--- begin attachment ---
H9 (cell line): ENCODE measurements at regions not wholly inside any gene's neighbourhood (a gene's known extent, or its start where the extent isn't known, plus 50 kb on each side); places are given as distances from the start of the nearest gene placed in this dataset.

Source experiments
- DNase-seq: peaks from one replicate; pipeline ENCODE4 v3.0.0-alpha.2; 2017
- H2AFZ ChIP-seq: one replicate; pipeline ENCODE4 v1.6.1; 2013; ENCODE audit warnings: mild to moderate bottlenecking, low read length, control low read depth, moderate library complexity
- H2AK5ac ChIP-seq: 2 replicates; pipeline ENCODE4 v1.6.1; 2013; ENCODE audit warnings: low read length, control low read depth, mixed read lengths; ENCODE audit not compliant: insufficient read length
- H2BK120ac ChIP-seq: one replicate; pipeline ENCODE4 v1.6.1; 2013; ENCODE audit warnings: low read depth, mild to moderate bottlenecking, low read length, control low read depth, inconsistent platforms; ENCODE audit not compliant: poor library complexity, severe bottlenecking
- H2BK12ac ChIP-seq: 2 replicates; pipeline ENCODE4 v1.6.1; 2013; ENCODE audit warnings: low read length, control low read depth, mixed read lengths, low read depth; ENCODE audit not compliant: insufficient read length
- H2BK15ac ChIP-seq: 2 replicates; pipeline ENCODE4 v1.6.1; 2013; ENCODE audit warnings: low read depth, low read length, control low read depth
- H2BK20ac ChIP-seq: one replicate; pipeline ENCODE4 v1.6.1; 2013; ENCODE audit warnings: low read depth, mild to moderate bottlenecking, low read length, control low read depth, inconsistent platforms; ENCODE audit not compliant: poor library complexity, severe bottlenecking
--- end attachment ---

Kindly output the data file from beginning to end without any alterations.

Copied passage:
H9 (cell line): ENCODE measurements at regions not wholly inside any gene's neighbourhood (a gene's known extent, or its start where the extent isn't known, plus 50 kb on each side); places are given as distances from the start of the nearest gene placed in this dataset.

Source experiments
- DNase-seq: peaks from one replicate; pipeline ENCODE4 v3.0.0-alpha.2; 2017
- H2AFZ ChIP-seq: one replicate; pipeline ENCODE4 v1.6.1; 2013; ENCODE audit warnings: mild to moderate bottlenecking, low read length, control low read depth, moderate library complexity
- H2AK5ac ChIP-seq: 2 replicates; pipeline ENCODE4 v1.6.1; 2013; ENCODE audit warnings: low read length, control low read depth, mixed read lengths; ENCODE audit not compliant: insufficient read length
- H2BK120ac ChIP-seq: one replicate; pipeline ENCODE4 v1.6.1; 2013; ENCODE audit warnings: low read depth, mild to moderate bottlenecking, low read length, control low read depth, inconsistent platforms; ENCODE audit not compliant: poor library complexity, severe bottlenecking
- H2BK12ac ChIP-seq: 2 replicates; pipeline ENCODE4 v1.6.1; 2013; ENCODE audit warnings: low read length, control low read depth, mixed read lengths, low read depth; ENCODE audit not compliant: insufficient read length
- H2BK15ac ChIP-seq: 2 replicates; pipeline ENCODE4 v1.6.1; 2013; ENCODE audit warnings: low read depth, low read length, control low read depth
- H2BK20ac ChIP-seq: one replicate; pipeline ENCODE4 v1.6.1; 2013; ENCODE audit warnings: low read depth, mild to moderate bottlenecking, low read length, control low read depth, inconsistent platforms; ENCODE audit not compliant: poor library complexity, severe bottlenecking